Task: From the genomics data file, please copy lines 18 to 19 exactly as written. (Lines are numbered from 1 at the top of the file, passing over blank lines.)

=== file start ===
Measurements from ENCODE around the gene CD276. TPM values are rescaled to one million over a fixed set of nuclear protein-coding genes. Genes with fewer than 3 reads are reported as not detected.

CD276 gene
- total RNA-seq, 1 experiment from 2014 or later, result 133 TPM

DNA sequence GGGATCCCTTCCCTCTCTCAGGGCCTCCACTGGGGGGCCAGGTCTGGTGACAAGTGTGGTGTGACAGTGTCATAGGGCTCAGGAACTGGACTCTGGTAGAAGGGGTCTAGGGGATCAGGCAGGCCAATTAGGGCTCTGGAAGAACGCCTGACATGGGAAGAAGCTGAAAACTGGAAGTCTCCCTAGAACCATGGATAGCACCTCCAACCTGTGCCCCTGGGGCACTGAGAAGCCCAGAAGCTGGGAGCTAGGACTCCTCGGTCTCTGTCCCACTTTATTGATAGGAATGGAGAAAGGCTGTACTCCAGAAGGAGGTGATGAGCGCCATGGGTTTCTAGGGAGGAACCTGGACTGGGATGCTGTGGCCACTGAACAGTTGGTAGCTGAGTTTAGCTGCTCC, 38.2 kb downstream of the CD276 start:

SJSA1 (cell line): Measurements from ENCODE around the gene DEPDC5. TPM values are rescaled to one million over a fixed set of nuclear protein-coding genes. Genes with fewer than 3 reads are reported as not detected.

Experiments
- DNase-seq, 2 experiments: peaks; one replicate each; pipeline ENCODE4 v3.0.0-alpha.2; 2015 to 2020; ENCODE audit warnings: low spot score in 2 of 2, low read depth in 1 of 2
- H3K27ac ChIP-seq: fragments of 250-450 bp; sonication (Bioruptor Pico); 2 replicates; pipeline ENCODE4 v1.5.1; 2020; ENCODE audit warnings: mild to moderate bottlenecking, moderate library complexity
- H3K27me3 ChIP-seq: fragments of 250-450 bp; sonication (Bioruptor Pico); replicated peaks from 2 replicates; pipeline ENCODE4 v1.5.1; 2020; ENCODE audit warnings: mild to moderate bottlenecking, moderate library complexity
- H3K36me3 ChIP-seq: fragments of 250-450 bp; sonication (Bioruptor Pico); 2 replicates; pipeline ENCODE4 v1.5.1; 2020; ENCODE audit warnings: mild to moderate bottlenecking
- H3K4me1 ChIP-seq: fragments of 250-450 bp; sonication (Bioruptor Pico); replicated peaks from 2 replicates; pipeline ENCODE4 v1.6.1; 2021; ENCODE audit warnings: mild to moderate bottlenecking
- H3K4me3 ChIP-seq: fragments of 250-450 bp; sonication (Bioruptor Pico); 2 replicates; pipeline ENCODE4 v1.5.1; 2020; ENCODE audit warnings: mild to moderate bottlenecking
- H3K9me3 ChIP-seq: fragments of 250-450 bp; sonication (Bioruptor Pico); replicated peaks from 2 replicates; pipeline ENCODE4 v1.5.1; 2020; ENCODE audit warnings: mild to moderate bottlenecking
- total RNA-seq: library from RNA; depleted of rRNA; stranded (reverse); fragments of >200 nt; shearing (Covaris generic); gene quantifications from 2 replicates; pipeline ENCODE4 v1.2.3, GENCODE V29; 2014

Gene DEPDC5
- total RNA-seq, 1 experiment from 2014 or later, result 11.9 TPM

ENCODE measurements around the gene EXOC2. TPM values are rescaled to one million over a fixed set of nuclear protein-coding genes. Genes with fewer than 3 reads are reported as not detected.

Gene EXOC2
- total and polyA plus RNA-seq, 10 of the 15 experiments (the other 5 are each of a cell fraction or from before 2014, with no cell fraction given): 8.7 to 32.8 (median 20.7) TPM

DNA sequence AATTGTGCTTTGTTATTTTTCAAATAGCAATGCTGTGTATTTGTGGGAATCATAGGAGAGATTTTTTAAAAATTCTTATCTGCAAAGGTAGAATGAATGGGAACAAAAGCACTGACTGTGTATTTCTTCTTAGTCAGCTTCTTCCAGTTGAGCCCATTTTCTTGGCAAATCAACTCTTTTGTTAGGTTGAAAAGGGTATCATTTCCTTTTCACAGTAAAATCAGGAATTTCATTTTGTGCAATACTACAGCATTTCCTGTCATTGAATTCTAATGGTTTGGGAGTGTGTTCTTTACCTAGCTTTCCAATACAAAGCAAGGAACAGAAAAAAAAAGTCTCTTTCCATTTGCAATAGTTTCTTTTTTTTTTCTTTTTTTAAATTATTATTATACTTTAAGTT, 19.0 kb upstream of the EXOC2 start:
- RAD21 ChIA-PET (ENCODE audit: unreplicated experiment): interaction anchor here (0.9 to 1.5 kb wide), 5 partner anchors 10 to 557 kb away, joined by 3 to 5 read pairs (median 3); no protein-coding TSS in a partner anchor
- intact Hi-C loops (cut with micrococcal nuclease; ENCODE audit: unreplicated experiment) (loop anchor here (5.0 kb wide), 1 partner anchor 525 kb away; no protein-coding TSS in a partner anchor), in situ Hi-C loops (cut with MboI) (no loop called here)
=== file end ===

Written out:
Gene EXOC2
- total and polyA plus RNA-seq, 10 of the 15 experiments (the other 5 are each of a cell fraction or from before 2014, with no cell fraction given): 8.7 to 32.8 (median 20.7) TPM